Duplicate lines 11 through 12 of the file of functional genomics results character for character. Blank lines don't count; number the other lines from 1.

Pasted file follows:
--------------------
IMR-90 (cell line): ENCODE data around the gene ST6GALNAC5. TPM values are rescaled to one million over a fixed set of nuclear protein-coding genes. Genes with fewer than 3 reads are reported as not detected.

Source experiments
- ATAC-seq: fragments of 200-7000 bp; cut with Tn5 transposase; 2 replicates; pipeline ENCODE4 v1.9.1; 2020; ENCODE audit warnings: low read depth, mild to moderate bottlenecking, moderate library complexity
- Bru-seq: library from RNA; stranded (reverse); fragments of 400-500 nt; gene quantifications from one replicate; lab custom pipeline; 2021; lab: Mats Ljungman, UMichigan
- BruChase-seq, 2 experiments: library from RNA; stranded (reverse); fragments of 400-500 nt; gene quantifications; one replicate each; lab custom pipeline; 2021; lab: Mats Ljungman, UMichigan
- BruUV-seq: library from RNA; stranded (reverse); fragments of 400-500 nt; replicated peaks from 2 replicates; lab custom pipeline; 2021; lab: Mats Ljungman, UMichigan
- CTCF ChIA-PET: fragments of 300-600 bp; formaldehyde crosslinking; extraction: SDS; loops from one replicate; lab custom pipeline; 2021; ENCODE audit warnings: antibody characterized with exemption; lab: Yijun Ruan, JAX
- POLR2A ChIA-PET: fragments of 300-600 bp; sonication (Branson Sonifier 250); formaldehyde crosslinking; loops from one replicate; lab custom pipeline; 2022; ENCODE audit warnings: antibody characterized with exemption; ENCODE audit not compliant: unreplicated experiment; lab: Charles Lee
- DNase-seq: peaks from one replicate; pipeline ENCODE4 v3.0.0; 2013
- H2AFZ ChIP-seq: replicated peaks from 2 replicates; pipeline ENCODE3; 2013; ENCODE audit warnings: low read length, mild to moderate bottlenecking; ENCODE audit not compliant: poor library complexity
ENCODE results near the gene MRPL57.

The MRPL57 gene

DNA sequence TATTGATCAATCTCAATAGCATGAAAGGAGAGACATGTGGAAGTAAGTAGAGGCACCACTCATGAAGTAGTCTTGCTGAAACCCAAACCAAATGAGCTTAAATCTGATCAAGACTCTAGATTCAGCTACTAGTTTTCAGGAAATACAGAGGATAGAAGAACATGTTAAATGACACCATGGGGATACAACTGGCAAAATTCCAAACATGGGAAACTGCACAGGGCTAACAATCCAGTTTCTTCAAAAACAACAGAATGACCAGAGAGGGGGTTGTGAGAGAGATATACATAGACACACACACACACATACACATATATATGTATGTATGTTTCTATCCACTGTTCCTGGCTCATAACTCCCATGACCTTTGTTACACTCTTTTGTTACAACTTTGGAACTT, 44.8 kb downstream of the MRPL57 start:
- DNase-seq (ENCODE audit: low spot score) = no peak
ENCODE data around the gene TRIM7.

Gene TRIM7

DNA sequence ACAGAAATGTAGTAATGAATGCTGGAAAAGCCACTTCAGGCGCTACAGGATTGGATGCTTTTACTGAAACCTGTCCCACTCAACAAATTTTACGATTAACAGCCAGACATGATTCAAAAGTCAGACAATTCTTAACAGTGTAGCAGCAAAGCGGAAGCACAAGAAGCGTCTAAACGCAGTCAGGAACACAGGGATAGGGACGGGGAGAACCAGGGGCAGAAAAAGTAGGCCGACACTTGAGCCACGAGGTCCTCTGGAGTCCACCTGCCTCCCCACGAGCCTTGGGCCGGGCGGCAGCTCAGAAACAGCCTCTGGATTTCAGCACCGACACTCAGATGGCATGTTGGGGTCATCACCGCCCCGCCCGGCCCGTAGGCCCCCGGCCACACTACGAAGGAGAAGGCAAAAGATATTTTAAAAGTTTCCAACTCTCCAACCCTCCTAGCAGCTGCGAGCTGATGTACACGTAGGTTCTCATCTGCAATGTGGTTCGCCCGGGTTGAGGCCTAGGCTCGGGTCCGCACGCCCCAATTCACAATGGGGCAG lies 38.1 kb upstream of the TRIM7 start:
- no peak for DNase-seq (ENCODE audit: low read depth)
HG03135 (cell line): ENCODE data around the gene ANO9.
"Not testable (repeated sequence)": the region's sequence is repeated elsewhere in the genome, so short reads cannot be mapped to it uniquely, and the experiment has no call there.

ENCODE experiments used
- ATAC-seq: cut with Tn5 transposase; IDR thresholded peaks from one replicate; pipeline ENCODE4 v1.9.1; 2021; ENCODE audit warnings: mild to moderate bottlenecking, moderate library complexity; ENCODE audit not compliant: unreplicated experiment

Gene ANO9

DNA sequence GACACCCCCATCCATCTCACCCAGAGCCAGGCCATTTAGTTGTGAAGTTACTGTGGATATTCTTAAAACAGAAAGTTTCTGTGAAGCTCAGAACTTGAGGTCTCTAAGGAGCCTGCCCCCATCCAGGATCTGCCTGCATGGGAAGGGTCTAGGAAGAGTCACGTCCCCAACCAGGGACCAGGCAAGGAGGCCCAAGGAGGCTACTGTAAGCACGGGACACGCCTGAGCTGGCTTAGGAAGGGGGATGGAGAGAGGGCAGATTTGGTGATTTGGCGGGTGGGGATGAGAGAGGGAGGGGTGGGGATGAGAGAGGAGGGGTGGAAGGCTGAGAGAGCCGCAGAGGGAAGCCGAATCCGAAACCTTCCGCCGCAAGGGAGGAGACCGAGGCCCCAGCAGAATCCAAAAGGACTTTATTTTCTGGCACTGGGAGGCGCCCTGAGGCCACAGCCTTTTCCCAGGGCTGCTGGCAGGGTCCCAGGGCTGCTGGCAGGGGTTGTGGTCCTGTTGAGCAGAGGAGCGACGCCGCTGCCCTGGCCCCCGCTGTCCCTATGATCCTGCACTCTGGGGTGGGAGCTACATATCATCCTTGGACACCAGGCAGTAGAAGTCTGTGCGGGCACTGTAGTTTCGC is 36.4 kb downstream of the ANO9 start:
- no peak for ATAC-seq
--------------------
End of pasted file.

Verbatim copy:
ENCODE results near the gene MRPL57.

The MRPL57 gene